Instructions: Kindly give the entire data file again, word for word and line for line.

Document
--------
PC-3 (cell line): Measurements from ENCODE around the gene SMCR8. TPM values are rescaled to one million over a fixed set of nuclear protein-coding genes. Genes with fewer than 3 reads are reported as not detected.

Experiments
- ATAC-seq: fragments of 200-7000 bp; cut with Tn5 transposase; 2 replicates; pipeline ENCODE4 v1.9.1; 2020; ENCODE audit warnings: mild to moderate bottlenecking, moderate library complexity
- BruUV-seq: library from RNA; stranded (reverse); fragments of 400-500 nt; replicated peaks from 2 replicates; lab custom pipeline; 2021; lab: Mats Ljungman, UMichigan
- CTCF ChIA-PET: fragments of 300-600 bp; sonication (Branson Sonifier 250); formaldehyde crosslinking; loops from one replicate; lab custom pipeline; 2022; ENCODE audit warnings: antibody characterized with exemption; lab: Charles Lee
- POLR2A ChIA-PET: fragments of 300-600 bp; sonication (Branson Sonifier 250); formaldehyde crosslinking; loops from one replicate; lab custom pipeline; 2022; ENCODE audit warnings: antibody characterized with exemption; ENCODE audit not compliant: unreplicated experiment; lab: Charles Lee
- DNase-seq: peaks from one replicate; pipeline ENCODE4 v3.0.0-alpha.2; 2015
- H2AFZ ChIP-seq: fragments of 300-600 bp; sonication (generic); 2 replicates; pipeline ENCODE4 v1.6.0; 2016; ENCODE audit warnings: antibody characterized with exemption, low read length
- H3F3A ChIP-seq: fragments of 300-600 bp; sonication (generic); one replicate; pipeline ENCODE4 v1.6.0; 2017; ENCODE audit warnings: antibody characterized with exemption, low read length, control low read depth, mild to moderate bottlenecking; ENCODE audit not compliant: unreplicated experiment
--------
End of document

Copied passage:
PC-3 (cell line): Measurements from ENCODE around the gene SMCR8. TPM values are rescaled to one million over a fixed set of nuclear protein-coding genes. Genes with fewer than 3 reads are reported as not detected.

Experiments
- ATAC-seq: fragments of 200-7000 bp; cut with Tn5 transposase; 2 replicates; pipeline ENCODE4 v1.9.1; 2020; ENCODE audit warnings: mild to moderate bottlenecking, moderate library complexity
- BruUV-seq: library from RNA; stranded (reverse); fragments of 400-500 nt; replicated peaks from 2 replicates; lab custom pipeline; 2021; lab: Mats Ljungman, UMichigan
- CTCF ChIA-PET: fragments of 300-600 bp; sonication (Branson Sonifier 250); formaldehyde crosslinking; loops from one replicate; lab custom pipeline; 2022; ENCODE audit warnings: antibody characterized with exemption; lab: Charles Lee
- POLR2A ChIA-PET: fragments of 300-600 bp; sonication (Branson Sonifier 250); formaldehyde crosslinking; loops from one replicate; lab custom pipeline; 2022; ENCODE audit warnings: antibody characterized with exemption; ENCODE audit not compliant: unreplicated experiment; lab: Charles Lee
- DNase-seq: peaks from one replicate; pipeline ENCODE4 v3.0.0-alpha.2; 2015
- H2AFZ ChIP-seq: fragments of 300-600 bp; sonication (generic); 2 replicates; pipeline ENCODE4 v1.6.0; 2016; ENCODE audit warnings: antibody characterized with exemption, low read length
- H3F3A ChIP-seq: fragments of 300-600 bp; sonication (generic); one replicate; pipeline ENCODE4 v1.6.0; 2017; ENCODE audit warnings: antibody characterized with exemption, low read length, control low read depth, mild to moderate bottlenecking; ENCODE audit not compliant: unreplicated experiment